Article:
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Violence Against Women and Harassment Against Women in Egypt

Posted on the 20 June 2011 by Warigia @WarigiaBowman
Dear readers
I mentioned in my last post that my nanny was assaulted on Friday for being Sudanese or dark skinned. However, I told this story to my class, and again on the bus, and now I am beginning to wonder if gender is a factor as well. As we say in the social sciences, perhaps there is an interaction effect between race and gender.
First of all, earlier this semester, a female student at the AUC campus was walking to her car at night. She was physically assaulted by a male assailant, and left with cuts and bruises, although she was able to fight him off. The guards did not come to her assistance, and when pressed, suggested that she had mental health problems.
In addition, an African American female student of mine who was veiled or covered, (i.e. she wore hijab) was also physically assaulted earlier this semester. At the time, I did not ask her the details, but we were concerned that it was due to her dark skin color. Then, last night, when I was telling my class this story, another brown skinned female student told me that she had been attacked in the metro. She defended herself, and had rocks thrown at her, and was left with cuts on her cheeks. Not only did the men and women around her not assist her, but the men around actually joined in on the attack like a mob.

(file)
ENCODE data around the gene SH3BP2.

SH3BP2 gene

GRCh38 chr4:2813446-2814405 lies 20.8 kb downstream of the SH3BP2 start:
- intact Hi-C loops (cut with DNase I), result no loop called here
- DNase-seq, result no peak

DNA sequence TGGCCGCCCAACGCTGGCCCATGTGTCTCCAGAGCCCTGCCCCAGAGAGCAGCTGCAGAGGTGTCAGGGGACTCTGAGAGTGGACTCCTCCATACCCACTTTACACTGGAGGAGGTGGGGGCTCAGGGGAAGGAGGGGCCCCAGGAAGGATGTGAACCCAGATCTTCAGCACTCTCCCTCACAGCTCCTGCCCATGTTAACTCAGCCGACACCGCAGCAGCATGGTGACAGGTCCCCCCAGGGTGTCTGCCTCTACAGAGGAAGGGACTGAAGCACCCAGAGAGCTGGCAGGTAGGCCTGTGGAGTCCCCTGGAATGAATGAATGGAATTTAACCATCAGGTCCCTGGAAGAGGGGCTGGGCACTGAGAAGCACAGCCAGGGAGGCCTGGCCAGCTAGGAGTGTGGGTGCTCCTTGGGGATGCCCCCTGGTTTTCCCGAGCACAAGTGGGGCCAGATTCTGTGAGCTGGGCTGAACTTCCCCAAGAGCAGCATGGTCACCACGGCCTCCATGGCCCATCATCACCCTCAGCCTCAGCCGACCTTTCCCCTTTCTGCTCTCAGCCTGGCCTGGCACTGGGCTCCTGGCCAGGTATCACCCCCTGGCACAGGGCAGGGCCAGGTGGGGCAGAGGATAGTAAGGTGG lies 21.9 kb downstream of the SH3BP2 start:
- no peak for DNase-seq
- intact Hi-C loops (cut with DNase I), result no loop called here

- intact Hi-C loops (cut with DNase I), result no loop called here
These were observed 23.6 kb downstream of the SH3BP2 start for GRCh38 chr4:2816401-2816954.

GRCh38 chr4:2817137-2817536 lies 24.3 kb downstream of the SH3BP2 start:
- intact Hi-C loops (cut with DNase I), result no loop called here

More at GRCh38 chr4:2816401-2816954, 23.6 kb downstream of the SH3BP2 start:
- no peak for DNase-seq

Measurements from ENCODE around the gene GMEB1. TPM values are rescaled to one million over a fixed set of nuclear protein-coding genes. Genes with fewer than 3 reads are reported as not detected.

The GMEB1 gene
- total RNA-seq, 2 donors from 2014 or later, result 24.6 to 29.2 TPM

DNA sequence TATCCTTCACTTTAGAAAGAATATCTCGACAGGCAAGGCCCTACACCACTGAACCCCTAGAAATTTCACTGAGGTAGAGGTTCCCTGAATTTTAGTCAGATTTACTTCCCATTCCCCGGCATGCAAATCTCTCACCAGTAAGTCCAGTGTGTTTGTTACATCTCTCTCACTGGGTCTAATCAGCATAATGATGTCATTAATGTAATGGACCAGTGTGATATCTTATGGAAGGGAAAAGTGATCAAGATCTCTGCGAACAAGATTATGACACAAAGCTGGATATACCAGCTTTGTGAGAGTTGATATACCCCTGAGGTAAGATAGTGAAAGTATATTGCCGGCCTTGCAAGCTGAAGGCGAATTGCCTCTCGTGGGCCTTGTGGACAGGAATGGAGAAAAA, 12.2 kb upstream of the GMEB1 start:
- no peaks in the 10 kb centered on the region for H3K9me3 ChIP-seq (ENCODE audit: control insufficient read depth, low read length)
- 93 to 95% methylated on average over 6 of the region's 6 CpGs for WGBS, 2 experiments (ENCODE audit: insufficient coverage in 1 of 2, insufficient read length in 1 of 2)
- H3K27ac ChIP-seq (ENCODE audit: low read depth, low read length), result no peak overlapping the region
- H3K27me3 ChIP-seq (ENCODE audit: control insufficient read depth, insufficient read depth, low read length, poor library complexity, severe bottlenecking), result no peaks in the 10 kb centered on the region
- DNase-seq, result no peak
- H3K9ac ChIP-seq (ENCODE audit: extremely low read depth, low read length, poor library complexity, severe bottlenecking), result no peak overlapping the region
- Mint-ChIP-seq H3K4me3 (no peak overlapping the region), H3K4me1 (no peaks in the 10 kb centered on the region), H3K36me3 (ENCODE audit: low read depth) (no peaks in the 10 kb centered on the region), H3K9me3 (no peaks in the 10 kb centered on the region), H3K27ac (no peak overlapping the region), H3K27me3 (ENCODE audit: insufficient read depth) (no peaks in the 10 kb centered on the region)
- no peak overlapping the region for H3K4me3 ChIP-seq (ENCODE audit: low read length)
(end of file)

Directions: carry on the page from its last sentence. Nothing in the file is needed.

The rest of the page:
So, at this point in the narrative, i.e. last night, I thought that perhaps dark skinned women are vulnerable to attack in Egypt. However, I got in the bus this morning, and a colleague, an archeologist, very blonde, very pretty, and very white, was recounting how she was physically assaulted by security in Cairo Airport. A male colleague was with her and confirmed her story. I told her that I had a female student attacked in the metro. She told me that she herself had been attacked in the metro, and that she had also had rocks thrown at her. She says that she has seen Egyptian women harassed as well.
Okay, so now I have several stories 1) an Egyptian student, veiled, 2) a Sudanese nanny unveiled, 3) an African-American student veiled, 4) an African-American student unveiled, 5) a white professor unveiled. When I read these stories together, I see that the only thing these people had in common is that they were women, and that they were violently attacked, and that no one helped them.
This makes me think that the Laura Logan assault, and the "virginity testing" incident are not matters of oppression of journalists, or violence by the SCAF. Rather, perhaps there is a real problem of violence and harassment of women in Egypt. This is by no means a representative sample, and gobs more data are needed, but a disturbing pattern is emerging.
Your thoughts are welcome. WMB

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